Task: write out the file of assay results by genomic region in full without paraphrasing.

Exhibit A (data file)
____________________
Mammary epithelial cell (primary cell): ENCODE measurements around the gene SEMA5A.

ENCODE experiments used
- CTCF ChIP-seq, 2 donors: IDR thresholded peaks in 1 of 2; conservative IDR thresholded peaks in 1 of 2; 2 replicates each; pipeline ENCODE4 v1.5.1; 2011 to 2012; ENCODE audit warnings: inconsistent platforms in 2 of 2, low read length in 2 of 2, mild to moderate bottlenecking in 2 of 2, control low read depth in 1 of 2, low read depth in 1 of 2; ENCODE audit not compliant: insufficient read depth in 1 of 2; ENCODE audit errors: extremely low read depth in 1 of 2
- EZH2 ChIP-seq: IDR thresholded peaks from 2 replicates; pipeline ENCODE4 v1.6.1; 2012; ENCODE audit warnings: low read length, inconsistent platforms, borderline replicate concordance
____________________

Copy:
Mammary epithelial cell (primary cell): ENCODE measurements around the gene SEMA5A.

ENCODE experiments used
- CTCF ChIP-seq, 2 donors: IDR thresholded peaks in 1 of 2; conservative IDR thresholded peaks in 1 of 2; 2 replicates each; pipeline ENCODE4 v1.5.1; 2011 to 2012; ENCODE audit warnings: inconsistent platforms in 2 of 2, low read length in 2 of 2, mild to moderate bottlenecking in 2 of 2, control low read depth in 1 of 2, low read depth in 1 of 2; ENCODE audit not compliant: insufficient read depth in 1 of 2; ENCODE audit errors: extremely low read depth in 1 of 2
- EZH2 ChIP-seq: IDR thresholded peaks from 2 replicates; pipeline ENCODE4 v1.6.1; 2012; ENCODE audit warnings: low read length, inconsistent platforms, borderline replicate concordance